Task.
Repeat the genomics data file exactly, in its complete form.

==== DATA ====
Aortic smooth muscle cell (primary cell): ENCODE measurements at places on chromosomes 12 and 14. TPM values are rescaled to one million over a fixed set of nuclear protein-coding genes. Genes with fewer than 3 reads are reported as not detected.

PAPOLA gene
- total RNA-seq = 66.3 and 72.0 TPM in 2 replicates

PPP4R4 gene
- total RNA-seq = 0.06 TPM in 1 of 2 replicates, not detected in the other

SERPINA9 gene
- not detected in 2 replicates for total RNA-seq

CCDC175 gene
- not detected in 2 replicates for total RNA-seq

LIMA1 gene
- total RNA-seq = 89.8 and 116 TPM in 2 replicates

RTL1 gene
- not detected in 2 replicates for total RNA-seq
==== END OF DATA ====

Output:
Aortic smooth muscle cell (primary cell): ENCODE measurements at places on chromosomes 12 and 14. TPM values are rescaled to one million over a fixed set of nuclear protein-coding genes. Genes with fewer than 3 reads are reported as not detected.

PAPOLA gene
- total RNA-seq = 66.3 and 72.0 TPM in 2 replicates

PPP4R4 gene
- total RNA-seq = 0.06 TPM in 1 of 2 replicates, not detected in the other

SERPINA9 gene
- not detected in 2 replicates for total RNA-seq

CCDC175 gene
- not detected in 2 replicates for total RNA-seq

LIMA1 gene
- total RNA-seq = 89.8 and 116 TPM in 2 replicates

RTL1 gene
- not detected in 2 replicates for total RNA-seq